BONN/DFW: July 10, 2019. A report by DHL Global Forwarding and American Airlines Cargo on the future of medical logistics in Latin America has determined four solutions to support the growth of targeted medicine services.
“With personalised medicine, companies will need to deliver solutions directly to people rather than to institutions, which will change how we view—and transport—medical treatments,” said Patricia Cole, DHL Global Forwarding managing director Same Day & LifeConEx.
The two companies say supporting the delivery of personalised medicine will require data analytics for Cold Chain intelligence; technology innovations; treatment-based logistics and distribution programmes; and increased collaboration between forwarders and carriers.
“This shift will present a huge challenge to the already complex logistics involved in delivering pharmaceutical solutions, many of which have very strict—and varied—temperature and timing requirements to remain effective,” continued Cole. “We believe the success of personalized medicine will rely on how well the logistics industry responds to the operational issues involved.”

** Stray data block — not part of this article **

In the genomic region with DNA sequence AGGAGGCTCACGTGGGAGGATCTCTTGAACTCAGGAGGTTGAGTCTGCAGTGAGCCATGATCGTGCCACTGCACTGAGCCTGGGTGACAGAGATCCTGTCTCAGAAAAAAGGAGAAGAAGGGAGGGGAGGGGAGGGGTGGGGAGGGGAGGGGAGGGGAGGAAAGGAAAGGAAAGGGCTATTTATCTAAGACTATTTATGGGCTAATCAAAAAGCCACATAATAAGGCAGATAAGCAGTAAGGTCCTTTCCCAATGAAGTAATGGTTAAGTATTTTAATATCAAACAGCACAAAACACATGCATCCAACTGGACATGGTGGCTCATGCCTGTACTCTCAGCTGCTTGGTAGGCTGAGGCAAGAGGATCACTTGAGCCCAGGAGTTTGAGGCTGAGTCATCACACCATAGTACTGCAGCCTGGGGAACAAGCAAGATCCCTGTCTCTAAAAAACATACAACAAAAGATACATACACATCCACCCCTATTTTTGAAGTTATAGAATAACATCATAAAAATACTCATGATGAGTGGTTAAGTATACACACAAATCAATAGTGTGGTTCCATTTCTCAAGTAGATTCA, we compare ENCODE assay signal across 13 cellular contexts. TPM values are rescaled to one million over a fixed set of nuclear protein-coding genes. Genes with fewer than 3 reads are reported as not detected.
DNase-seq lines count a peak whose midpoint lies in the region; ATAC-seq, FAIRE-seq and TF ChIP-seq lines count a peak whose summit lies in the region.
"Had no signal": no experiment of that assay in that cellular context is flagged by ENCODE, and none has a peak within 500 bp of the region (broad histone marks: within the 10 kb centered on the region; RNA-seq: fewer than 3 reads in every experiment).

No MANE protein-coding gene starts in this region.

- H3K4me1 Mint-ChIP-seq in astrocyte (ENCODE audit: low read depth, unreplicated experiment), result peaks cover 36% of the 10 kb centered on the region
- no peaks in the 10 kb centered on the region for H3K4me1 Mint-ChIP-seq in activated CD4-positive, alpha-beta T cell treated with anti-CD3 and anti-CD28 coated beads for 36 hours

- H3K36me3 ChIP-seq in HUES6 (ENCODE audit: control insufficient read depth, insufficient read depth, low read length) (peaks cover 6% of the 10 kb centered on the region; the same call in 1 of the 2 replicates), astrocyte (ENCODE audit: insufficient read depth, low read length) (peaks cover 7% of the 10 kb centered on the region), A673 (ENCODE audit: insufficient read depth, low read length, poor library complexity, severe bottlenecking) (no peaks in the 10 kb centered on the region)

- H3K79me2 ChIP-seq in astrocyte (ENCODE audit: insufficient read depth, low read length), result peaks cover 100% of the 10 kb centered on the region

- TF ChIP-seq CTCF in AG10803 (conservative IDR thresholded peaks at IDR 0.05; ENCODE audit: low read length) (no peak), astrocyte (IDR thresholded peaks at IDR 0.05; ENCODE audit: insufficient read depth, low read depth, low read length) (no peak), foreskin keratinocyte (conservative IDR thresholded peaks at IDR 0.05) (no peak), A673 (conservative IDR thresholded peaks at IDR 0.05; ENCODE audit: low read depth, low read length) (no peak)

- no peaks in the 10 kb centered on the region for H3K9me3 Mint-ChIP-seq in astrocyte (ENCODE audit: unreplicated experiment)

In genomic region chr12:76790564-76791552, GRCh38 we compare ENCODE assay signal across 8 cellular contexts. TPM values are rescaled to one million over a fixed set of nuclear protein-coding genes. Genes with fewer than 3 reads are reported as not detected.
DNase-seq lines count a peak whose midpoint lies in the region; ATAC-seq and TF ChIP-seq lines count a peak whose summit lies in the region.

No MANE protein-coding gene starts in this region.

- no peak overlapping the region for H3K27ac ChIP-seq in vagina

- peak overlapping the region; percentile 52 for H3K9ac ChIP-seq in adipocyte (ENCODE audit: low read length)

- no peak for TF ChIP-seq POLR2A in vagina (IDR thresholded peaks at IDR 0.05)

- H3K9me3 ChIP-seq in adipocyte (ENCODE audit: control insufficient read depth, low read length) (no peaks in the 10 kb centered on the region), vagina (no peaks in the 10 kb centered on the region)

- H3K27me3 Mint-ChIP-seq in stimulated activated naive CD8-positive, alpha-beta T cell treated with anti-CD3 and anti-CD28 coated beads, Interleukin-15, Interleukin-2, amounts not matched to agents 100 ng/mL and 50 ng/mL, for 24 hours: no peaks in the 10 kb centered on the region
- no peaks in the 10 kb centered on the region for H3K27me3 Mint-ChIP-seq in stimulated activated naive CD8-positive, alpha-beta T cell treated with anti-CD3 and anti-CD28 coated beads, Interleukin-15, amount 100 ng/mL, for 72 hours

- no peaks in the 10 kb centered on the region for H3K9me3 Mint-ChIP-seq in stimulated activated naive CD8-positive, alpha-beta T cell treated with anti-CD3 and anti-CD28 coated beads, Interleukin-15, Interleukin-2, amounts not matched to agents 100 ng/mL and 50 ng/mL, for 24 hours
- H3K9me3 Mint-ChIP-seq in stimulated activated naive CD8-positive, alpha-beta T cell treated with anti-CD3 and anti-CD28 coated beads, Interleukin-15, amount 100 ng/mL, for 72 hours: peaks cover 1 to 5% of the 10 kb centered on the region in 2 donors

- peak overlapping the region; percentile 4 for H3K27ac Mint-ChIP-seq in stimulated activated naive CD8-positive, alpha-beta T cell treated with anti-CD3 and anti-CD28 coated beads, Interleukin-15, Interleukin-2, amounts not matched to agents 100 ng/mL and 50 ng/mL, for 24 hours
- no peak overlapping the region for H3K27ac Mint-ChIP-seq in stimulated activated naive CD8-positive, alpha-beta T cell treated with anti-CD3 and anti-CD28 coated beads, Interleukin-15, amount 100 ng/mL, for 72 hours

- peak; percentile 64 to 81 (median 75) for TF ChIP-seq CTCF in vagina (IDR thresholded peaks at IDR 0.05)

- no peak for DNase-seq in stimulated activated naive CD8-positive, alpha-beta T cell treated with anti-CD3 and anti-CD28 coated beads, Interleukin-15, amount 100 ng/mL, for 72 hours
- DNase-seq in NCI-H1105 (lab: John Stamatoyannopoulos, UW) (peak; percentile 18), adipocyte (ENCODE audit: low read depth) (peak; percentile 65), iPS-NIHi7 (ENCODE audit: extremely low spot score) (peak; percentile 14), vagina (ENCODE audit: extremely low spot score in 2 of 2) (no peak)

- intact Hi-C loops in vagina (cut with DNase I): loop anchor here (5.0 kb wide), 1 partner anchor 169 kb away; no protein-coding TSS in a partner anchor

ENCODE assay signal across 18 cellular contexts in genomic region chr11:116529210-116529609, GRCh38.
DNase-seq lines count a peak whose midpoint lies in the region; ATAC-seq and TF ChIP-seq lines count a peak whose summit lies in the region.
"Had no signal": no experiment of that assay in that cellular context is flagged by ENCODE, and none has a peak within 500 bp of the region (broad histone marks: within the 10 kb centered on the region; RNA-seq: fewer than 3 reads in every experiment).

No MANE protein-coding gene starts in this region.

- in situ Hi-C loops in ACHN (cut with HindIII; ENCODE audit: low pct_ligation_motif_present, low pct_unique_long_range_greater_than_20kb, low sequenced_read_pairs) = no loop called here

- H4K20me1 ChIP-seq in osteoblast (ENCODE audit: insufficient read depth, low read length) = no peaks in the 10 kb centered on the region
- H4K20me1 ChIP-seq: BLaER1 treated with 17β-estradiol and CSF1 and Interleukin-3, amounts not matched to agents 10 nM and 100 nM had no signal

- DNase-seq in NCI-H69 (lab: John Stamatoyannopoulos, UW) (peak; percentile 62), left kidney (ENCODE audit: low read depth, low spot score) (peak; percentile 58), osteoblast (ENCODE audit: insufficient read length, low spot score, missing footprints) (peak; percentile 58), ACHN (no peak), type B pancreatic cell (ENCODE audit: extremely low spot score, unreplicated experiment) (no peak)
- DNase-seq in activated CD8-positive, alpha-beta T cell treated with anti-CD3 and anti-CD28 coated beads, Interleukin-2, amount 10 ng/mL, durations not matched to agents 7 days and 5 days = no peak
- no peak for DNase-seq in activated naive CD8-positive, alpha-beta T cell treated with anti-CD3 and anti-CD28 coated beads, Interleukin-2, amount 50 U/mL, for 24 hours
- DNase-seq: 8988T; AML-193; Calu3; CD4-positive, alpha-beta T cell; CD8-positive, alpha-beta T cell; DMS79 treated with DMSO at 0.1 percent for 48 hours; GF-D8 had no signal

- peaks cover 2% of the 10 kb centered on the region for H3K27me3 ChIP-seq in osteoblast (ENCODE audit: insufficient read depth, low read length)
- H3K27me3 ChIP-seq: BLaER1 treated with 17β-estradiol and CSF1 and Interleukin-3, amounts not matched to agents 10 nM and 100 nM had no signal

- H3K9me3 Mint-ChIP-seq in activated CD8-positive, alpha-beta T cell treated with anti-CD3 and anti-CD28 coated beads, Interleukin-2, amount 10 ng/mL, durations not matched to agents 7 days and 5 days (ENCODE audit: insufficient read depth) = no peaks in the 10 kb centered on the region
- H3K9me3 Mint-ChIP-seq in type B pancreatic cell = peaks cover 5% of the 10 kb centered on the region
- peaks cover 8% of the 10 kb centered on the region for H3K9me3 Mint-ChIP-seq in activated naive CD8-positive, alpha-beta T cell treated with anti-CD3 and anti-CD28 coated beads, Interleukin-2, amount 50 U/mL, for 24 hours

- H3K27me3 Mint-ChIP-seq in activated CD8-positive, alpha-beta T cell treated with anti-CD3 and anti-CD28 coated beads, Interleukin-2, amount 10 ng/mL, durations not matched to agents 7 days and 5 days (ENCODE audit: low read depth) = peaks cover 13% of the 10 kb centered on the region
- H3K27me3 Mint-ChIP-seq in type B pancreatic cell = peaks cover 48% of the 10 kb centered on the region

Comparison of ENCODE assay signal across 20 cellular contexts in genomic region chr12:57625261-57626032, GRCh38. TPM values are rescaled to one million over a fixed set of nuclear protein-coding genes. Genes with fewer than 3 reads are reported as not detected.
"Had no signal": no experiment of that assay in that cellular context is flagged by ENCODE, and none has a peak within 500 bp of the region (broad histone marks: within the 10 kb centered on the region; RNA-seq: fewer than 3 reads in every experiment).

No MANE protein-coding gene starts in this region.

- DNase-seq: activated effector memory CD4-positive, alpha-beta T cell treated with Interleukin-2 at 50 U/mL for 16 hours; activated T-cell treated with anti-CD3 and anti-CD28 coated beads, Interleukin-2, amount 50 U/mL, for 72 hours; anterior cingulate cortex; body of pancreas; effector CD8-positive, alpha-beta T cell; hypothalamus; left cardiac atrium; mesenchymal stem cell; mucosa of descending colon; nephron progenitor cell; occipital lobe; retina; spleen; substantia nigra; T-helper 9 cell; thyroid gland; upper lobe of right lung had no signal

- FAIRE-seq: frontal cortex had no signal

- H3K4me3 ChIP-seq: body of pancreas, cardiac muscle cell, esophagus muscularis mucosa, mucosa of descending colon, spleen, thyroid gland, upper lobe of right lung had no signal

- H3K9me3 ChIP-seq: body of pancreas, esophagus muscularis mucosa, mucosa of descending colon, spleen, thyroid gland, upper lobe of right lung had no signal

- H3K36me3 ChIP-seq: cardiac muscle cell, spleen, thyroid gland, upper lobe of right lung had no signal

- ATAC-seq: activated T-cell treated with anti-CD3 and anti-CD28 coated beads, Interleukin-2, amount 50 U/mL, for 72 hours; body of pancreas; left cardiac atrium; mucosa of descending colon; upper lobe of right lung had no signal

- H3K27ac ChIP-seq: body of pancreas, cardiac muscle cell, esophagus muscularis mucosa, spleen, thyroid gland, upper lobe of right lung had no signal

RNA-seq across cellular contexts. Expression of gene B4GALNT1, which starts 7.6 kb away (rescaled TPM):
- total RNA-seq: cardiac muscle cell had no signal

Targeted medicine is considered an extension of traditional approaches to treating disease with physicians able to pinpoint a patient’s molecular profile and suggest the right therapy. Factors such as gender, weight, and DNA are all considered to tailor treatments according to each person’s needs. However, this makes it impractical to ship large pallets to set locations.
AA Cargo, with its extensive air services network throughout Latin America, is also faced with the additional challenge of no regional standards for medical shipments, so each logistics provider must work to meet each country’s regulations such as sterilization labeling, transportation modes in varied terrains, accessibility to well-equipped facilities and qualified doctors.
“As an industry, we must invest in new technology and next-gen solutions, including intelligent IT networks, big data analytics and AI, but also in our people and processes to ensure we can deliver what our customers need more effectively, efficiently and precisely,” commented Roger Samways, vice president Sales for American Airlines Cargo. “By working hand in hand with medical professionals, corporations and governments, logistics and supply chain professionals can begin to solve the personalised medicine puzzle that is coming.”